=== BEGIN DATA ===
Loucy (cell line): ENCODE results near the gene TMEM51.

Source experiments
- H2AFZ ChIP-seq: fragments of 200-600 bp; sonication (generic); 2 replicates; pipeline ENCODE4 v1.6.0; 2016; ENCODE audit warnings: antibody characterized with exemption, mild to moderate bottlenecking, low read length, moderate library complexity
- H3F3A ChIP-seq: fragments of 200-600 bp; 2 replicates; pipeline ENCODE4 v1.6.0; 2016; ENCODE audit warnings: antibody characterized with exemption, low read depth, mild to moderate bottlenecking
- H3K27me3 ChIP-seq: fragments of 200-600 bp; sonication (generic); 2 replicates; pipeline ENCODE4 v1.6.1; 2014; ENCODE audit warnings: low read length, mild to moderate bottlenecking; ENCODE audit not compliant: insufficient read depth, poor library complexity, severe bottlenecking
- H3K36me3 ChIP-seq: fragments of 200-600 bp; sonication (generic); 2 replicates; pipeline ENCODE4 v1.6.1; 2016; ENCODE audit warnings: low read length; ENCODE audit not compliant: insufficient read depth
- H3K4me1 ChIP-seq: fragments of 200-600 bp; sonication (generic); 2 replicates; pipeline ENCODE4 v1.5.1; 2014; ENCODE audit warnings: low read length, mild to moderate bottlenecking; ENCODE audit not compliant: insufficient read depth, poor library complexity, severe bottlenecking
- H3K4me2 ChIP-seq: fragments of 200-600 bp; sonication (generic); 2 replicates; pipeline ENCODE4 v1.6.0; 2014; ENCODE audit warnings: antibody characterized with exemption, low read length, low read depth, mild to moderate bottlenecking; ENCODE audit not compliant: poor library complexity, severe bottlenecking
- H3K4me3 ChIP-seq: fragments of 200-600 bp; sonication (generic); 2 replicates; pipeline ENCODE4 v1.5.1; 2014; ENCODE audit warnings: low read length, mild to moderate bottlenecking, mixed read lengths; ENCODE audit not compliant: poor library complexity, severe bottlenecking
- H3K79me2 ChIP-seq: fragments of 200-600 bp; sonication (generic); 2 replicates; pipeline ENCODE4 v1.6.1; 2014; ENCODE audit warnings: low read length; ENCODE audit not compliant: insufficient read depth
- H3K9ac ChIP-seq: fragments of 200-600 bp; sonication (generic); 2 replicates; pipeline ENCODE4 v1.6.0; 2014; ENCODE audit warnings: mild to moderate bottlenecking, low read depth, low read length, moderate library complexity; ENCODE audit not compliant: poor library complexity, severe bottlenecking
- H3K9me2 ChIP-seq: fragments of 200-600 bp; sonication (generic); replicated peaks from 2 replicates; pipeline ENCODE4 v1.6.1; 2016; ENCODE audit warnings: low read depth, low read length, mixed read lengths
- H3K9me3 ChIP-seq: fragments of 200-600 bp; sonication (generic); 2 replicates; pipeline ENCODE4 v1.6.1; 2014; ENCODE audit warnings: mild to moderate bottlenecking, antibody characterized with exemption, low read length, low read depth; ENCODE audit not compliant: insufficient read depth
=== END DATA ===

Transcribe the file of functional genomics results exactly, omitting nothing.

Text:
Loucy (cell line): ENCODE results near the gene TMEM51.

Source experiments
- H2AFZ ChIP-seq: fragments of 200-600 bp; sonication (generic); 2 replicates; pipeline ENCODE4 v1.6.0; 2016; ENCODE audit warnings: antibody characterized with exemption, mild to moderate bottlenecking, low read length, moderate library complexity
- H3F3A ChIP-seq: fragments of 200-600 bp; 2 replicates; pipeline ENCODE4 v1.6.0; 2016; ENCODE audit warnings: antibody characterized with exemption, low read depth, mild to moderate bottlenecking
- H3K27me3 ChIP-seq: fragments of 200-600 bp; sonication (generic); 2 replicates; pipeline ENCODE4 v1.6.1; 2014; ENCODE audit warnings: low read length, mild to moderate bottlenecking; ENCODE audit not compliant: insufficient read depth, poor library complexity, severe bottlenecking
- H3K36me3 ChIP-seq: fragments of 200-600 bp; sonication (generic); 2 replicates; pipeline ENCODE4 v1.6.1; 2016; ENCODE audit warnings: low read length; ENCODE audit not compliant: insufficient read depth
- H3K4me1 ChIP-seq: fragments of 200-600 bp; sonication (generic); 2 replicates; pipeline ENCODE4 v1.5.1; 2014; ENCODE audit warnings: low read length, mild to moderate bottlenecking; ENCODE audit not compliant: insufficient read depth, poor library complexity, severe bottlenecking
- H3K4me2 ChIP-seq: fragments of 200-600 bp; sonication (generic); 2 replicates; pipeline ENCODE4 v1.6.0; 2014; ENCODE audit warnings: antibody characterized with exemption, low read length, low read depth, mild to moderate bottlenecking; ENCODE audit not compliant: poor library complexity, severe bottlenecking
- H3K4me3 ChIP-seq: fragments of 200-600 bp; sonication (generic); 2 replicates; pipeline ENCODE4 v1.5.1; 2014; ENCODE audit warnings: low read length, mild to moderate bottlenecking, mixed read lengths; ENCODE audit not compliant: poor library complexity, severe bottlenecking
- H3K79me2 ChIP-seq: fragments of 200-600 bp; sonication (generic); 2 replicates; pipeline ENCODE4 v1.6.1; 2014; ENCODE audit warnings: low read length; ENCODE audit not compliant: insufficient read depth
- H3K9ac ChIP-seq: fragments of 200-600 bp; sonication (generic); 2 replicates; pipeline ENCODE4 v1.6.0; 2014; ENCODE audit warnings: mild to moderate bottlenecking, low read depth, low read length, moderate library complexity; ENCODE audit not compliant: poor library complexity, severe bottlenecking
- H3K9me2 ChIP-seq: fragments of 200-600 bp; sonication (generic); replicated peaks from 2 replicates; pipeline ENCODE4 v1.6.1; 2016; ENCODE audit warnings: low read depth, low read length, mixed read lengths
- H3K9me3 ChIP-seq: fragments of 200-600 bp; sonication (generic); 2 replicates; pipeline ENCODE4 v1.6.1; 2014; ENCODE audit warnings: mild to moderate bottlenecking, antibody characterized with exemption, low read length, low read depth; ENCODE audit not compliant: insufficient read depth